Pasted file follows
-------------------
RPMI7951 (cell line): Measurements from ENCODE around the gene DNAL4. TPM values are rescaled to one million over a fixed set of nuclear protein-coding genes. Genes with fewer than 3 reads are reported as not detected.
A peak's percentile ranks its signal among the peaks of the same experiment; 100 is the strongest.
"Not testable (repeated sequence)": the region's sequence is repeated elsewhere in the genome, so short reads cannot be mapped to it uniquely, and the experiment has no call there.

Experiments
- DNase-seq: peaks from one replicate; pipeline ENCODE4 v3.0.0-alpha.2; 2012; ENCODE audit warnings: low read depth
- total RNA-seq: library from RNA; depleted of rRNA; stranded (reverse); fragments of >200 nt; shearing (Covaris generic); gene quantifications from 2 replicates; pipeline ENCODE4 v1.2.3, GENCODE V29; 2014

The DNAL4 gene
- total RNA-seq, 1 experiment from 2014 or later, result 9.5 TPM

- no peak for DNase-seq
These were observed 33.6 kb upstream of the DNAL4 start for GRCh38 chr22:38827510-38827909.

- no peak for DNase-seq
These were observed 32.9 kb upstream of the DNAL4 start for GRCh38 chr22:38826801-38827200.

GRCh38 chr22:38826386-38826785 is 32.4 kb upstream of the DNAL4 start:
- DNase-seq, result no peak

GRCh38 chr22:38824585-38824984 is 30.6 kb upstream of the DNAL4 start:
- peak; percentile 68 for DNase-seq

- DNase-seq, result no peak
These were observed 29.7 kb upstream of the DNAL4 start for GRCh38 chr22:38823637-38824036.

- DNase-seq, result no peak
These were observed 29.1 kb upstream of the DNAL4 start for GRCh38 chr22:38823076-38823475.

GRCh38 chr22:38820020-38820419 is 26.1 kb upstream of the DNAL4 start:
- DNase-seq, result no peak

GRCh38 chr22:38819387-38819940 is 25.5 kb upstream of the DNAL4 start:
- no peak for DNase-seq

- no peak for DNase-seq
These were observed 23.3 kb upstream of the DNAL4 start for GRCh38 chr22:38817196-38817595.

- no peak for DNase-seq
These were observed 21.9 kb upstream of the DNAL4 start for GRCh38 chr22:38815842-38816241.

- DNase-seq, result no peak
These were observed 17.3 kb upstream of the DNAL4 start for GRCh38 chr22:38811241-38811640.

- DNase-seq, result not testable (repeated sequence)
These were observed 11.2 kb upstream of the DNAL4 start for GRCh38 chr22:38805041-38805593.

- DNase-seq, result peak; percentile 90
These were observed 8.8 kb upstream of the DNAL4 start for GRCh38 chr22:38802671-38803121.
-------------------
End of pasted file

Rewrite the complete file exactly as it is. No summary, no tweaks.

RPMI7951 (cell line): Measurements from ENCODE around the gene DNAL4. TPM values are rescaled to one million over a fixed set of nuclear protein-coding genes. Genes with fewer than 3 reads are reported as not detected.
A peak's percentile ranks its signal among the peaks of the same experiment; 100 is the strongest.
"Not testable (repeated sequence)": the region's sequence is repeated elsewhere in the genome, so short reads cannot be mapped to it uniquely, and the experiment has no call there.

Experiments
- DNase-seq: peaks from one replicate; pipeline ENCODE4 v3.0.0-alpha.2; 2012; ENCODE audit warnings: low read depth
- total RNA-seq: library from RNA; depleted of rRNA; stranded (reverse); fragments of >200 nt; shearing (Covaris generic); gene quantifications from 2 replicates; pipeline ENCODE4 v1.2.3, GENCODE V29; 2014

The DNAL4 gene
- total RNA-seq, 1 experiment from 2014 or later, result 9.5 TPM

- no peak for DNase-seq
These were observed 33.6 kb upstream of the DNAL4 start for GRCh38 chr22:38827510-38827909.

- no peak for DNase-seq
These were observed 32.9 kb upstream of the DNAL4 start for GRCh38 chr22:38826801-38827200.

GRCh38 chr22:38826386-38826785 is 32.4 kb upstream of the DNAL4 start:
- DNase-seq, result no peak

GRCh38 chr22:38824585-38824984 is 30.6 kb upstream of the DNAL4 start:
- peak; percentile 68 for DNase-seq

- DNase-seq, result no peak
These were observed 29.7 kb upstream of the DNAL4 start for GRCh38 chr22:38823637-38824036.

- DNase-seq, result no peak
These were observed 29.1 kb upstream of the DNAL4 start for GRCh38 chr22:38823076-38823475.

GRCh38 chr22:38820020-38820419 is 26.1 kb upstream of the DNAL4 start:
- DNase-seq, result no peak

GRCh38 chr22:38819387-38819940 is 25.5 kb upstream of the DNAL4 start:
- no peak for DNase-seq

- no peak for DNase-seq
These were observed 23.3 kb upstream of the DNAL4 start for GRCh38 chr22:38817196-38817595.

- no peak for DNase-seq
These were observed 21.9 kb upstream of the DNAL4 start for GRCh38 chr22:38815842-38816241.

- DNase-seq, result no peak
These were observed 17.3 kb upstream of the DNAL4 start for GRCh38 chr22:38811241-38811640.

- DNase-seq, result not testable (repeated sequence)
These were observed 11.2 kb upstream of the DNAL4 start for GRCh38 chr22:38805041-38805593.

- DNase-seq, result peak; percentile 90
These were observed 8.8 kb upstream of the DNAL4 start for GRCh38 chr22:38802671-38803121.